A Thai national media association urged the head of the military junta to understand the role of the media and not to act as a dictator when confronted with unpleasant news reports.
The News Broadcasting Council of Thailand (NBCT) on Friday issued a statement to urge Gen Prayut Chan-o-cha, the junta’s leader and prime minister, to understand the role of the media as presenting news based on facts and warned that the PM should not express anger over news reports if he does not want to be seen as a dictator.
The statement was issued after Gen Prayut expressed anger and threatened to summon Thapanee Ietsrichaion, a journalist from Channel 3, who reported about the plight of Thai workers who were deceived into slave labour on Thai fishing boats in Indonesia waters.
The Prime Minister said that the news could cause Thailand’s seafood industry to lose business, so "the people who published the news will have to be held responsible," Khaosod English quoted Gen Prayut as saying.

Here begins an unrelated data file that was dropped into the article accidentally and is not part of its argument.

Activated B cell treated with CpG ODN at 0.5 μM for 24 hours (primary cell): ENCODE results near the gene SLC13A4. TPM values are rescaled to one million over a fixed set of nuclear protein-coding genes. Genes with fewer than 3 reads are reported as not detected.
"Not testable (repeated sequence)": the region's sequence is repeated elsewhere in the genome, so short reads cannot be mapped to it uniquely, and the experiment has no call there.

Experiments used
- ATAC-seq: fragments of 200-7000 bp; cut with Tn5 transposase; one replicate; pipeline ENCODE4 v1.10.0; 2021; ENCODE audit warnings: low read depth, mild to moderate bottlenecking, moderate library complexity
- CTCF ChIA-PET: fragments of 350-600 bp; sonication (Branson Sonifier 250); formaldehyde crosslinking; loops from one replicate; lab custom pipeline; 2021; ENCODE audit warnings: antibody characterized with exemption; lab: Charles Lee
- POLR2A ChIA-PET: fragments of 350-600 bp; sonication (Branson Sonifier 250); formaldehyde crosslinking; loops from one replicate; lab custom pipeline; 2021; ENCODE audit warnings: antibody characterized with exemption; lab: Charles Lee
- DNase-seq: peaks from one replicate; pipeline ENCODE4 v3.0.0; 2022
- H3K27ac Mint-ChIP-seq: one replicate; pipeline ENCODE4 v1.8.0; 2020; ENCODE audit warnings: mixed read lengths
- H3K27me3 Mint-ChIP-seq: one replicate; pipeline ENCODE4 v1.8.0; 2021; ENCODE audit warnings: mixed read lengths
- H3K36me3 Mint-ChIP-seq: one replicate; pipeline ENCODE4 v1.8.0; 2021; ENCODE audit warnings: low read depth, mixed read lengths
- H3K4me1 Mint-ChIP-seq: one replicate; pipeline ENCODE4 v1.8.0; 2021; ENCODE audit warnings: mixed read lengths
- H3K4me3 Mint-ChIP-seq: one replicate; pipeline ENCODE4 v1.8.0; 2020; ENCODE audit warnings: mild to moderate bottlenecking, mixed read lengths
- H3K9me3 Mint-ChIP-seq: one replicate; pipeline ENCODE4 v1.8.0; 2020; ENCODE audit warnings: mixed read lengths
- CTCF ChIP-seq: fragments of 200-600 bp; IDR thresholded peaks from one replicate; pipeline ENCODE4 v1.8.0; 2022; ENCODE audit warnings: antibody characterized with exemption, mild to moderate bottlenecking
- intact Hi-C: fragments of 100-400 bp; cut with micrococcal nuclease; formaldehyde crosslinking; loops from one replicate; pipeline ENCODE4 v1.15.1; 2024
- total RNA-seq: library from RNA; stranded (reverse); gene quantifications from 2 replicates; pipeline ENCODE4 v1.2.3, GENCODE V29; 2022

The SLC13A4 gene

In their statement, the NBCT pointed out that the presentation of facts about the plight of Thai labourers overseas is the role of the media and that the public and the government can criticise media news reporting constructively. However, the government should not intimidate members of the press and media outlets.
“The angry expressions and harsh words in public towards the work of the media might run the risk of people misunderstanding the PM to be a dictator, [who] does not accept criticism and questions, which is not good for the PM himself and the nation,” said the statement.
Upon hearing the news on slavery in the fishing industry last week, Prayut also referred to the previous elected administration, saying "the previous government never did anything about it, but today this government is doing everything."
On Saturday, Yingluck Shinawatra, the Pheu Thai Party PM in the previous elected government, challenged the junta leader’s claim on her Facebook page.
"Since I took office, we tried to address the issue and put into place a plan for more effective solutions. It paid off when Thailand was not downgraded to Tier-3 in the (US State Department's Trafficking in Persons) 2013 report,” wrote the ex-PM.
After the 2014 coup d’état, Thailand was downgraded from Tier-2 to Tier-3 in the 2014 US State Department's Trafficking in Persons Report.
Yingluck added that in order to solve the problem the government has to start first by acknowledging the problem.